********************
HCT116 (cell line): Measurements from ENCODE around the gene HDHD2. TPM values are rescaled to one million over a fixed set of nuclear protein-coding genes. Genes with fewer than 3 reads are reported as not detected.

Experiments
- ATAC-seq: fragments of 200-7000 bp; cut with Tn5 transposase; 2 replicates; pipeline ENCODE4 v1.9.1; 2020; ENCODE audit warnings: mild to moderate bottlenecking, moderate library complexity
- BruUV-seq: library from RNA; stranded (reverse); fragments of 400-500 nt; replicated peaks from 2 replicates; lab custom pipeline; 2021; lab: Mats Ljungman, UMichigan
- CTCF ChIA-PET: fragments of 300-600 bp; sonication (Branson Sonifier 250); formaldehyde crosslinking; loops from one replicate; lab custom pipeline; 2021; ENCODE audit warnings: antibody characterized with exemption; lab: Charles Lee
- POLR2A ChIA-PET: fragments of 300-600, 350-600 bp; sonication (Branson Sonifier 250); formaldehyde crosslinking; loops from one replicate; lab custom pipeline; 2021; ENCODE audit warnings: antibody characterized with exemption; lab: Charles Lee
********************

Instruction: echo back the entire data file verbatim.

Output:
HCT116 (cell line): Measurements from ENCODE around the gene HDHD2. TPM values are rescaled to one million over a fixed set of nuclear protein-coding genes. Genes with fewer than 3 reads are reported as not detected.

Experiments
- ATAC-seq: fragments of 200-7000 bp; cut with Tn5 transposase; 2 replicates; pipeline ENCODE4 v1.9.1; 2020; ENCODE audit warnings: mild to moderate bottlenecking, moderate library complexity
- BruUV-seq: library from RNA; stranded (reverse); fragments of 400-500 nt; replicated peaks from 2 replicates; lab custom pipeline; 2021; lab: Mats Ljungman, UMichigan
- CTCF ChIA-PET: fragments of 300-600 bp; sonication (Branson Sonifier 250); formaldehyde crosslinking; loops from one replicate; lab custom pipeline; 2021; ENCODE audit warnings: antibody characterized with exemption; lab: Charles Lee
- POLR2A ChIA-PET: fragments of 300-600, 350-600 bp; sonication (Branson Sonifier 250); formaldehyde crosslinking; loops from one replicate; lab custom pipeline; 2021; ENCODE audit warnings: antibody characterized with exemption; lab: Charles Lee